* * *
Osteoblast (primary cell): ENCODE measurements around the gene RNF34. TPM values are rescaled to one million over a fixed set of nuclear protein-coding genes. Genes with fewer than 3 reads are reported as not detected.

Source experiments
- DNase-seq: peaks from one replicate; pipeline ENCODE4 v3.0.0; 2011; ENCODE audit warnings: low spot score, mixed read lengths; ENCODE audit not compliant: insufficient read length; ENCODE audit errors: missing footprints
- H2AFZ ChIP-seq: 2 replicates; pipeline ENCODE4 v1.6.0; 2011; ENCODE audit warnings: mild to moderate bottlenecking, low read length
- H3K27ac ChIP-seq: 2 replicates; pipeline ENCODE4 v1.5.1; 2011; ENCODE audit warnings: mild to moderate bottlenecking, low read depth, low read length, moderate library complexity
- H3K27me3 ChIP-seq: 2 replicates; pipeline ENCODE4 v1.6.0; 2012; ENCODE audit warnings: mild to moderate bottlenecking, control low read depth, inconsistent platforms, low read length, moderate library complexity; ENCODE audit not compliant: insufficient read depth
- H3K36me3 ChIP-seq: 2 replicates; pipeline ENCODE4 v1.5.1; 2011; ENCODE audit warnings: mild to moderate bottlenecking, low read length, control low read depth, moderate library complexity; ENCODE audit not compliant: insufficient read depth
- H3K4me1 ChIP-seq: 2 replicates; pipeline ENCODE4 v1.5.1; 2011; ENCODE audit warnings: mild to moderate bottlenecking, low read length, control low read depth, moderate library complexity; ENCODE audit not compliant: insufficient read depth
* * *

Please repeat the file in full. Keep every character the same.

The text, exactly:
Osteoblast (primary cell): ENCODE measurements around the gene RNF34. TPM values are rescaled to one million over a fixed set of nuclear protein-coding genes. Genes with fewer than 3 reads are reported as not detected.

Source experiments
- DNase-seq: peaks from one replicate; pipeline ENCODE4 v3.0.0; 2011; ENCODE audit warnings: low spot score, mixed read lengths; ENCODE audit not compliant: insufficient read length; ENCODE audit errors: missing footprints
- H2AFZ ChIP-seq: 2 replicates; pipeline ENCODE4 v1.6.0; 2011; ENCODE audit warnings: mild to moderate bottlenecking, low read length
- H3K27ac ChIP-seq: 2 replicates; pipeline ENCODE4 v1.5.1; 2011; ENCODE audit warnings: mild to moderate bottlenecking, low read depth, low read length, moderate library complexity
- H3K27me3 ChIP-seq: 2 replicates; pipeline ENCODE4 v1.6.0; 2012; ENCODE audit warnings: mild to moderate bottlenecking, control low read depth, inconsistent platforms, low read length, moderate library complexity; ENCODE audit not compliant: insufficient read depth
- H3K36me3 ChIP-seq: 2 replicates; pipeline ENCODE4 v1.5.1; 2011; ENCODE audit warnings: mild to moderate bottlenecking, low read length, control low read depth, moderate library complexity; ENCODE audit not compliant: insufficient read depth
- H3K4me1 ChIP-seq: 2 replicates; pipeline ENCODE4 v1.5.1; 2011; ENCODE audit warnings: mild to moderate bottlenecking, low read length, control low read depth, moderate library complexity; ENCODE audit not compliant: insufficient read depth